"Continue your munificence toward me,
          So that my soul, which you have now made whole,
90       May be loosed from my body pleasing you."
 
          This was my prayer. And she, so far away
          As she appeared, looked down on me and smiled;
          Then turned back to the everlasting fountain.
 
          The saintly old man said, "To make sure you
95       Complete your journey perfectly — the end
          That prayer and holy love sent me here for —
 
          "Fly on the wings of your eyes through this garden,
          For seeing it will make your gaze more ready
          To mount up through the godly radiance.
 
100     "The Queen of heaven, for whom I am all
          Aflame with love, will grant us every grace,
          Because I am her faithful servant Bernard."
 
          As someone who has come, say, from Croatia
          To look on our Veronica, and cannot,
105      From his old craving for it, see enough,
 
          But in his thoughts says, while it is exposed,
          "My Lord Jesus Christ, true God and Savior,
          Was this your face then as you once appeared?"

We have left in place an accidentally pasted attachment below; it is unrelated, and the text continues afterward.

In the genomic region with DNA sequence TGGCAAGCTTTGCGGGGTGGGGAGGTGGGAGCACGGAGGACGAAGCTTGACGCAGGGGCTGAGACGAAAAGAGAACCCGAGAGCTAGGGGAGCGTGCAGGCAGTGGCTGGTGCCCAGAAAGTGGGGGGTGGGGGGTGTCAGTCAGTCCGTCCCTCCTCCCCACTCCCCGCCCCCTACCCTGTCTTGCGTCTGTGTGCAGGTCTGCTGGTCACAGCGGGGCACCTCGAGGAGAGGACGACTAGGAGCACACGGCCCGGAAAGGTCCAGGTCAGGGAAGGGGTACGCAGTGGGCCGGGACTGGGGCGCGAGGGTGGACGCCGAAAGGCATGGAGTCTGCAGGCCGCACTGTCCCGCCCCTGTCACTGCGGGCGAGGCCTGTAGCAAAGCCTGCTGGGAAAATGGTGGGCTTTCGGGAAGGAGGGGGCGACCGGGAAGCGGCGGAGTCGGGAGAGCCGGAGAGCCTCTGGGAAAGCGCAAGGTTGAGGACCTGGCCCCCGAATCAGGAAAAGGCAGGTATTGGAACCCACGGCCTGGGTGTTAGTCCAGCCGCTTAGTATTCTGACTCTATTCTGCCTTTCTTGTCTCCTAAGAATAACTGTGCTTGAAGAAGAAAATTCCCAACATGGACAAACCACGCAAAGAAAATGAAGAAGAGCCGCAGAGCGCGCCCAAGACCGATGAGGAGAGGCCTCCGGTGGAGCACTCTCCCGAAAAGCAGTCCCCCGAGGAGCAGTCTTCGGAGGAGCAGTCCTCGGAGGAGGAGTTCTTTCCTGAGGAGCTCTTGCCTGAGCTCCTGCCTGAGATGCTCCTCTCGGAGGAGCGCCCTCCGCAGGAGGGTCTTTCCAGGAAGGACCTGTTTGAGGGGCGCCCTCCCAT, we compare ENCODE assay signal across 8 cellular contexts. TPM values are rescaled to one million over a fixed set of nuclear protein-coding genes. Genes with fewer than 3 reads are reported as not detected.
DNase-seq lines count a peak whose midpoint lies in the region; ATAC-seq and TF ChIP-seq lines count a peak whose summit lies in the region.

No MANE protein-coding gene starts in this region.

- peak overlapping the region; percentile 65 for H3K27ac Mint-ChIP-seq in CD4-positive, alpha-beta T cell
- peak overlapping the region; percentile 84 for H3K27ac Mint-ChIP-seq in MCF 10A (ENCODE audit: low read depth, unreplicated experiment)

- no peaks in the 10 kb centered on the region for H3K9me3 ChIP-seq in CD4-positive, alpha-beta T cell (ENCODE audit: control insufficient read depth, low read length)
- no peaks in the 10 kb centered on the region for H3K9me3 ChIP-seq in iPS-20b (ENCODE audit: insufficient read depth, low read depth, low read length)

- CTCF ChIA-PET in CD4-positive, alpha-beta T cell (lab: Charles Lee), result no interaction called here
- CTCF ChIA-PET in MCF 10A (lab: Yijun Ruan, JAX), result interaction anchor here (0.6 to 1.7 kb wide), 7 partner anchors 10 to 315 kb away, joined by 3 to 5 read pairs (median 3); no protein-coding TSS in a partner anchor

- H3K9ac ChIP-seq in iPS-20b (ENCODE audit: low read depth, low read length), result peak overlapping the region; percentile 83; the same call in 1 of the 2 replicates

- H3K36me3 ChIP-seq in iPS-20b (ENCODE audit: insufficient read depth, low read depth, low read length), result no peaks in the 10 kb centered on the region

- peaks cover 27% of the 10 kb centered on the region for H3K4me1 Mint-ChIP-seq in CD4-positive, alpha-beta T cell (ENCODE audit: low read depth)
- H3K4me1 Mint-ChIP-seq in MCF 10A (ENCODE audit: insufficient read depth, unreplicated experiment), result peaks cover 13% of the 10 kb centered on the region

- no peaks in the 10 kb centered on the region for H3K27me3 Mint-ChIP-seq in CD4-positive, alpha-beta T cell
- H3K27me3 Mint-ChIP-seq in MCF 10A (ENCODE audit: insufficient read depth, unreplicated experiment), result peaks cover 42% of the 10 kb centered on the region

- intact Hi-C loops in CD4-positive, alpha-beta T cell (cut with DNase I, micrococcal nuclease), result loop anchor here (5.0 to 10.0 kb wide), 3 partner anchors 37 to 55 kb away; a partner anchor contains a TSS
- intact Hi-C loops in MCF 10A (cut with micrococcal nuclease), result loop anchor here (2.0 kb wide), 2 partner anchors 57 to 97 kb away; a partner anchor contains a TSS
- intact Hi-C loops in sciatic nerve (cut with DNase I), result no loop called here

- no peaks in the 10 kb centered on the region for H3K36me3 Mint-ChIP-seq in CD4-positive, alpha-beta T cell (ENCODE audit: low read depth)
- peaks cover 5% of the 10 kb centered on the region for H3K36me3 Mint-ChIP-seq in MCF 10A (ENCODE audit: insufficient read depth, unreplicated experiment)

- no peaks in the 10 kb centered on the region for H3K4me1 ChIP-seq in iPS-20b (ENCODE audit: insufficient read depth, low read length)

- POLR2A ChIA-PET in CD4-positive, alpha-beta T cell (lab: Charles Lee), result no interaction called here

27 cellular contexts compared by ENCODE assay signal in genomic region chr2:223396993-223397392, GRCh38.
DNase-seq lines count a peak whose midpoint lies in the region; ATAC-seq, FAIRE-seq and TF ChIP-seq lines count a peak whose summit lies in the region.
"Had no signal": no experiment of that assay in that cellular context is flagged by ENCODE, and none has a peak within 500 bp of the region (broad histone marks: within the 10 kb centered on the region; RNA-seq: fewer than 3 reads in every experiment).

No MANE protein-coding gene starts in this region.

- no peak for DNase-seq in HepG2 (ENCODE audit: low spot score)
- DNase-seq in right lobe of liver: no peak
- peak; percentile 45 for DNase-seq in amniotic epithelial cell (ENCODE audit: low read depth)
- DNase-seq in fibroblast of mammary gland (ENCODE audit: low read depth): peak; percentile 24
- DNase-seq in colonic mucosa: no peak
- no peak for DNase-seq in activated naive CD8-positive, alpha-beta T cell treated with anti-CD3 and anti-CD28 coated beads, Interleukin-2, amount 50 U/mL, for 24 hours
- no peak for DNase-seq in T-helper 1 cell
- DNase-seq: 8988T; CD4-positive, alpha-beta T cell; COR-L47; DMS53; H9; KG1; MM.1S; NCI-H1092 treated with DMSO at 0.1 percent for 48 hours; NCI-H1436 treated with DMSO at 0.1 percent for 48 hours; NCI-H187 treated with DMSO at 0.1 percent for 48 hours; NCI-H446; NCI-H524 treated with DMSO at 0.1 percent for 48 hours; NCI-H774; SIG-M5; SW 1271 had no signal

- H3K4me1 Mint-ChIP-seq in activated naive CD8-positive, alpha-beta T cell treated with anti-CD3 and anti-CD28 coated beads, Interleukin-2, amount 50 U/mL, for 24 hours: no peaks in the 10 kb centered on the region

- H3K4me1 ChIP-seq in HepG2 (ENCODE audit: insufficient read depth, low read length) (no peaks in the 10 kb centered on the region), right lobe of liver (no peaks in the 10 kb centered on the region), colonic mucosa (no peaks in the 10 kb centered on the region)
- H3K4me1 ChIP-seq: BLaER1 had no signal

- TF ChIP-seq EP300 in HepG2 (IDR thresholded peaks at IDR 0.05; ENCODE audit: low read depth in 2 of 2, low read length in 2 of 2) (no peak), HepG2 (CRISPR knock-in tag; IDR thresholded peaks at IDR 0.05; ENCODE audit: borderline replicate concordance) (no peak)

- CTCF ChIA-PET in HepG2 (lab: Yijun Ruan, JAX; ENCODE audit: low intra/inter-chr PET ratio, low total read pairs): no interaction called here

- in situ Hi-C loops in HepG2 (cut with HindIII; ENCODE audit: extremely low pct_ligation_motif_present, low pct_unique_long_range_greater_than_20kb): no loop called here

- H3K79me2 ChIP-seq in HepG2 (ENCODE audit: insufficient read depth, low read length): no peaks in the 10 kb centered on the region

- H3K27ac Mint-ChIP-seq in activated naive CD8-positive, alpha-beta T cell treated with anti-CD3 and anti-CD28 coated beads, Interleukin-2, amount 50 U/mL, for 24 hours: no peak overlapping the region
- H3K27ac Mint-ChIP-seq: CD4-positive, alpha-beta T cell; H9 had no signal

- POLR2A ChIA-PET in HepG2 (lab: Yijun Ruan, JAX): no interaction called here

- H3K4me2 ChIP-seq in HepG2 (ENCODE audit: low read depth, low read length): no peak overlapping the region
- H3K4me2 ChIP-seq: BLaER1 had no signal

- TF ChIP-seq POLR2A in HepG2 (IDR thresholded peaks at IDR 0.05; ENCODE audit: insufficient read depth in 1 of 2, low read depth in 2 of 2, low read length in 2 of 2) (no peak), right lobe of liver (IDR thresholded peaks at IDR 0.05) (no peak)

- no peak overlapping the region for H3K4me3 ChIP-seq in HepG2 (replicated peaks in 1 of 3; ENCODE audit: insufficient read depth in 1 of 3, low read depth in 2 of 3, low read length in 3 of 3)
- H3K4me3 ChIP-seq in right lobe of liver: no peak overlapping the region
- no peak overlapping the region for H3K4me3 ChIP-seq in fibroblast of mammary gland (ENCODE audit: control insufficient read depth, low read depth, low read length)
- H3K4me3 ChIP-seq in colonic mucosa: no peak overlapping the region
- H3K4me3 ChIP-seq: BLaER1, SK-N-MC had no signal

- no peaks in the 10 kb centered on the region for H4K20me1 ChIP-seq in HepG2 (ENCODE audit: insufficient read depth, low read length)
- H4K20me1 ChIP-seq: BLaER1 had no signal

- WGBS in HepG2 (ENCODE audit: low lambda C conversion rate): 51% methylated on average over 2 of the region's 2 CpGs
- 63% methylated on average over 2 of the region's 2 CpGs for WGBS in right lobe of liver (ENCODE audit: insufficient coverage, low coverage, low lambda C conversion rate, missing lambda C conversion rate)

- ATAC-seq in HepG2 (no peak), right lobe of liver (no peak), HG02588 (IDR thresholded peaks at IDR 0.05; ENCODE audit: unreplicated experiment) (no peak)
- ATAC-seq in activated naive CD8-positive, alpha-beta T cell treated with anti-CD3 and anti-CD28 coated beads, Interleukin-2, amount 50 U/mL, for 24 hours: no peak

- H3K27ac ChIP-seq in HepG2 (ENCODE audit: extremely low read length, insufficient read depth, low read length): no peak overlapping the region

I was like that while I stayed gazing on
110     The living love of him who in this world,
          Through contemplation, tasted of that peace.
 
          "O child of grace, how shall you ever know
          This joyous being," he began, "if you
          Hold your eyes only down here at its base?
 
115      "Look on the circles to the farthest off
          Till you see seated on her throne the Queen
          To whom this kingdom is devoutly subject."
 
          I lifted up my eyes. And as at daybreak
          The eastern reaches of the sky’s horizon
120      Outshine the region of the setting sun,
 
          So, as though passing with my eyes from valley
          To mountain, I saw a point on the topmost rim
          Surpass the whole circumference in light.
 
          And as the point glows brightest where we wait for
125     The chariot-pole that Phaethon steered so badly,
          While on this side and that the light grows dim,
 
          So the gold oriflamme of peace flared up
          Within the center, and on either side
          The flame in equal measure flickered down.
 
130     And at the midpoint, with their wings spread wide,
          I saw more than a thousand angels dancing,
          Each one distinct in fulgence and in function.
 
          I saw there, smiling at their sports and songs,
          A Beauty who was happiness to see
135      For all the eyes of all the other saints.
 
          And even if I had a wealth of words
          To match imagination, I would not dare
          To try to tell the least of her enchantment.
 
          Bernard, when he saw my eyes intent
140      And fixed on her whose fire fired him,
          Turned his own eyes to her with such warm love
 
          That he made mine more burning in their gazing.